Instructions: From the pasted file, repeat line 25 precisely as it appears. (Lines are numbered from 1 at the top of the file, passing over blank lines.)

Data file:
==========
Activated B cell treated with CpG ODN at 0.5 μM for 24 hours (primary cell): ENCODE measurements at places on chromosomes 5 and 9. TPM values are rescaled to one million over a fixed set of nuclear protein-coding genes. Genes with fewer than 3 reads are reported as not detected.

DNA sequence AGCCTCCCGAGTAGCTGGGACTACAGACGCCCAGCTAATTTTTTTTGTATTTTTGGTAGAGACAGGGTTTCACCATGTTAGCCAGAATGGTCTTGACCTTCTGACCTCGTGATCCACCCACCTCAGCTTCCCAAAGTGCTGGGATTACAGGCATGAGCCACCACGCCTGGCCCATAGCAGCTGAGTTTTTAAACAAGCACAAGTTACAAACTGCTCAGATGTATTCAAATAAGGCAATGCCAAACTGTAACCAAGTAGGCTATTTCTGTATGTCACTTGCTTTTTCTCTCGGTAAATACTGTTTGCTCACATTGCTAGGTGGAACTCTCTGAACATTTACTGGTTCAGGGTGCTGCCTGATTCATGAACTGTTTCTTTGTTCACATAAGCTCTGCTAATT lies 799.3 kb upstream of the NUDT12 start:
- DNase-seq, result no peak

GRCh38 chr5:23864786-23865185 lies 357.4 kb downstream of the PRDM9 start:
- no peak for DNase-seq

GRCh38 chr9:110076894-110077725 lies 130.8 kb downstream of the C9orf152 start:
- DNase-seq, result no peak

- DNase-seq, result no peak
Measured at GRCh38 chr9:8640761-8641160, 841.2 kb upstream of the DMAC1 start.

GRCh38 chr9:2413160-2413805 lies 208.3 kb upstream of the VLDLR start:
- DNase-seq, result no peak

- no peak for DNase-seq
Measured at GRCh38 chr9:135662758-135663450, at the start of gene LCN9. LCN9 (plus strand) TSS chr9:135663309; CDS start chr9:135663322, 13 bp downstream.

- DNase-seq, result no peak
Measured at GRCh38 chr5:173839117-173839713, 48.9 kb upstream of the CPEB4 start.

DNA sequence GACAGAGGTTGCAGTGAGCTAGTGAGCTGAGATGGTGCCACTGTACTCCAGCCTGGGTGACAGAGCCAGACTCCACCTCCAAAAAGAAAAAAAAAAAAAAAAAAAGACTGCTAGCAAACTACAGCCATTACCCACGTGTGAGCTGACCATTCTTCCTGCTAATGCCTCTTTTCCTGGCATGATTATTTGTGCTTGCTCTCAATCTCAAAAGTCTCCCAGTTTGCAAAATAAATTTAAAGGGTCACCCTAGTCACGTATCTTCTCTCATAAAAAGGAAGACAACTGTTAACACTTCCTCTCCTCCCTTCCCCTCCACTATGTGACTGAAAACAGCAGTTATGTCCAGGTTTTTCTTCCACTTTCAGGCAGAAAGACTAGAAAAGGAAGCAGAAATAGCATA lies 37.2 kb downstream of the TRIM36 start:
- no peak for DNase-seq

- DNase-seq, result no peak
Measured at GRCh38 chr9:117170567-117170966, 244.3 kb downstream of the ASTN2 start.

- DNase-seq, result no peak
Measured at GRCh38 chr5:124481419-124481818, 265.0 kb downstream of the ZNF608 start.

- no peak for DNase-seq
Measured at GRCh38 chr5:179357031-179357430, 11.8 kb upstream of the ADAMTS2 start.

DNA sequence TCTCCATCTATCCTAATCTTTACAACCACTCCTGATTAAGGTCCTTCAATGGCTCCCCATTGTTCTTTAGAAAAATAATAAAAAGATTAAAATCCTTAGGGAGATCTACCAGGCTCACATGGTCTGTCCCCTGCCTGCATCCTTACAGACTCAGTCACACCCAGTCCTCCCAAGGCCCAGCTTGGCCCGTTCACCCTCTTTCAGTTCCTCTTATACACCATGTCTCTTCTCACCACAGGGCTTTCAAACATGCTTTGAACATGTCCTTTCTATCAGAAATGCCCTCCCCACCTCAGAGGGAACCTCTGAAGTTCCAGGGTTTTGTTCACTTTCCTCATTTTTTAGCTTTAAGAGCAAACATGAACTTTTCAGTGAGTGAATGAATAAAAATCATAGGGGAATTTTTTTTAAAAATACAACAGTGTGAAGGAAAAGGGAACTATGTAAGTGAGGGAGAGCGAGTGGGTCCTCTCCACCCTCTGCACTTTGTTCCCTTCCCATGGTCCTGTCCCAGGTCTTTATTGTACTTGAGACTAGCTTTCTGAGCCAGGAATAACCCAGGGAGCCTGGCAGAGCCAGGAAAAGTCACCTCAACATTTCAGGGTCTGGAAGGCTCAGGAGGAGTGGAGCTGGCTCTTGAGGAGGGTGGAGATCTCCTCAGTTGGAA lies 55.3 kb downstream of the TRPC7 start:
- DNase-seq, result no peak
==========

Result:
- DNase-seq, result no peak